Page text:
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FOURTH SUNDAY OF ADVENT

“There is no limit to the power of a good woman”. R.H. Benson

2 Sam 7:1-5-8:11:16. David wants to build a house for God. But instead God promises to build an everlasting dynasty for him.

Rom 16:25-27. God’s plan of salvation for Jews and gentiles has to fulfillment in Christ

Luke 1:26-38. God’s promise to David was fulfilled in Jesus.

· When the birth of a child nears, the whole attention is given to the mother.
· The focus is on Mary, the will of the Father to be done and will have to help us.
· Today many people- feel happy to do things that they think or matter
- No commitments
- No answer to the questions asked
- No one whose needs tie you down
Mary did say – sorry, but I have my own plans- I want to do my own things.
- It is not what I want, but what God wants is what matters
- Life imposes a lot of duties on us
- We may never see the fullness and meaning of what we do. (Boy with old woman) completely hidden from…

PERSONAL LETTER TO MR. KWAMCHETSI

OPEN LETTER TO MR. KWACHETSI MAKOKHA
17th /12/2011
Dear Mr. Kwamchetsi,

Greetings and warm regards for the season. I am an ardent reader of your articles but this one entitled “Open letter to New ICC Chief Prosecutor” Ms fatou Bensouda left me with some disturbing questions and I said I should write a few lines to you as a sign of food for thought.
I am a student at the Catholic University doing my mastery in Pastoral Theology and also a pastoral agent in qualitative Evangelization in AMECEA region.
Your letter to the ICC Prosecutor sounded to me as personal, of course a letter has a personal idea, tone and it is sometimes rouses different emotions, thoughts, desires depending on who is writing and to whom it is written to. You expressed your your free hand of writing or can we say tying the thoughts which you shared with us in this Saturday's Daily Nation dated 17/12/2011.
Some points I would like we reflect together and I do believe in the whole big picture of reality. Sometimes yo…

THIRD SUNDAY OF ADVENT – B

Readings: Isaiah 61:1-2, 10-11; Psalm: Luke 1:46-50, 53-54; 1 Thessalonians 5:16-24; John 1:6-8, 19-28

“Happiness is not a matter of events; it depends upon the tides of the mind” – Alice Meynell

THEME OF THE READINGS

Rejoice because the Lord is near: the theme permeates the entire liturgy of this Sunday. It is not a question of a superficial happiness or a passing excitement “because Christmas is coming”, but of the joy of salvation (Opening Prayer). Salvation that is glad tidings for “all the people” (Luke 2:16) but especially for the poor and lowly (First Reading and Psalm). The mission of the servants of the Saviour is to prepare the way (Second Readingand Gospel).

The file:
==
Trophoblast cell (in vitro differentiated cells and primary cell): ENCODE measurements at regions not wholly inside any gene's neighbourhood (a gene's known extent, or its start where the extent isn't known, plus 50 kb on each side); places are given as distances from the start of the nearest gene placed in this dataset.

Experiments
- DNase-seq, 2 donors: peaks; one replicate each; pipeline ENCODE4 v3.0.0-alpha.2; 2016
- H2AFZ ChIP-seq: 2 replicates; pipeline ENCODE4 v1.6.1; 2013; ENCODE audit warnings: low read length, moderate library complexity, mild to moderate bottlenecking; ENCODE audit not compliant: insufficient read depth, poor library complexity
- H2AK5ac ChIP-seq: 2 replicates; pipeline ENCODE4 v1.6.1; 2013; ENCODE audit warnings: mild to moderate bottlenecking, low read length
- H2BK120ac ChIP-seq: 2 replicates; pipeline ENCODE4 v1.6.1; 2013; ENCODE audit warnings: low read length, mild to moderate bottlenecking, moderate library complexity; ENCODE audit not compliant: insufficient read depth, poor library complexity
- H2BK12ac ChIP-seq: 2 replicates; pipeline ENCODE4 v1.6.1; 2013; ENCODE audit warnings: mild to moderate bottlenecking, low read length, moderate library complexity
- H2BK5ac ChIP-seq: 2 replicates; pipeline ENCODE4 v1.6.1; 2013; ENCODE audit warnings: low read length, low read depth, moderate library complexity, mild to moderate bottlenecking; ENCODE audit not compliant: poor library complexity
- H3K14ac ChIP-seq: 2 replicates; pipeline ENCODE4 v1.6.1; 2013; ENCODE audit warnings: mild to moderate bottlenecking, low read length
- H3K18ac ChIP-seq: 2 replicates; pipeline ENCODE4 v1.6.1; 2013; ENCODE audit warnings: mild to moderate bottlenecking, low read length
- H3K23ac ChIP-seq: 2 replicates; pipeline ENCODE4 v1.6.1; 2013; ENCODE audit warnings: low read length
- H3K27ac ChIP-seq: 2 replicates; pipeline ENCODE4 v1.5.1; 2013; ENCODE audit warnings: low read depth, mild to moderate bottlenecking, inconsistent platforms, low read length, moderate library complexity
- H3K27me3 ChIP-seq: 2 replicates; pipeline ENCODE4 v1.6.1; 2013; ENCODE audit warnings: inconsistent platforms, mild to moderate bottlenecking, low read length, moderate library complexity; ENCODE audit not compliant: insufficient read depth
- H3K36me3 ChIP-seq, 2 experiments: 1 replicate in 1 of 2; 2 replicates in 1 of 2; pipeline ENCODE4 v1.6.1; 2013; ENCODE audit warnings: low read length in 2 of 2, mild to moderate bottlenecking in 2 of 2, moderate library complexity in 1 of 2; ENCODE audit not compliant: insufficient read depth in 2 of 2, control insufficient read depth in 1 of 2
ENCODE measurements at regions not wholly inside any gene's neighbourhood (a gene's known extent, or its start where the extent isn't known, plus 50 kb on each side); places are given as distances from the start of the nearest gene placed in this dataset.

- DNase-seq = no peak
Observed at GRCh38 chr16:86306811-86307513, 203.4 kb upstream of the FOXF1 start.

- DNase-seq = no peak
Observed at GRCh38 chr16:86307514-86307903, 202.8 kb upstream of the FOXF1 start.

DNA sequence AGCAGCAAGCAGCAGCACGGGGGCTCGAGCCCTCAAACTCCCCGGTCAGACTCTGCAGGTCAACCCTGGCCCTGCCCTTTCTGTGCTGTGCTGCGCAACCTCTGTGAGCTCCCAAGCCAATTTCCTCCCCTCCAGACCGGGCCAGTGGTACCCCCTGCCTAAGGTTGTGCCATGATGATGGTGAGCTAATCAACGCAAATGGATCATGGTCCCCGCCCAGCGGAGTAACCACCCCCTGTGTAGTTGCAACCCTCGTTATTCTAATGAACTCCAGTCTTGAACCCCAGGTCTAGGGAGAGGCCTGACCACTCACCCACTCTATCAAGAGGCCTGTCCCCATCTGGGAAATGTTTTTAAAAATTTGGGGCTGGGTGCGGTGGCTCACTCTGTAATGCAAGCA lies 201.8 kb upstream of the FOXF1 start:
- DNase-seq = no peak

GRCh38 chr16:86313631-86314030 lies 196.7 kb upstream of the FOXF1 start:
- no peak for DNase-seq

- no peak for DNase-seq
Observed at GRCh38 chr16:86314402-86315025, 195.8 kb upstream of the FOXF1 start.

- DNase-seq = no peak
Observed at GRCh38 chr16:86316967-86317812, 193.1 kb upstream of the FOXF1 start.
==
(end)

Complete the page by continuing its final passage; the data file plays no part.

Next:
DOCTRINAL MESSAGE-
Christian joy. A part of our tired post-Christian society (which includes, or at least deeply affects, many of us who still think of ourselves as Christians) desperately looks for happiness in all the wrong places. It tends to confuse happiness with fame, fun and pleasure; but these do not generate joy, wh…

FIRST WEEK OF ADVENT

Isaiah 63:16-19; 64:2-7,
Ps. 79,
I Cor 1:3-9,
Gospel Mark 13:33-37

“When you do not know what to do- wait” (Anon)

In the calendar of the church, this is how this Sunday is announced: ‘The first Sunday of preparation for the coming of the Lord Jesus Christ’
Advent means ‘coming of the Lord’. The four weeks of advent mean a time of preparation- it is a time of holy desire, longing and expectation.
Go to the shops in Nairobi or the city around you; take a glance over newspapers. In one way or the other they are preparing men and women in for Christmas.

Whatever their faith shall we believers do less than non-believers?

How is the Church preparing for her children?

i) She places us before the first coming of Christ. Here we can see and experience the spiritual desire and longing for certain noble souls. She also introduces us into the method by which God once prepared men for the redeemer. This is why; we have passages from the OT. The prophet Isaiah is remarkable at this time…

CHRIST THE KING

Ezekiel 34:11-12. 15-17;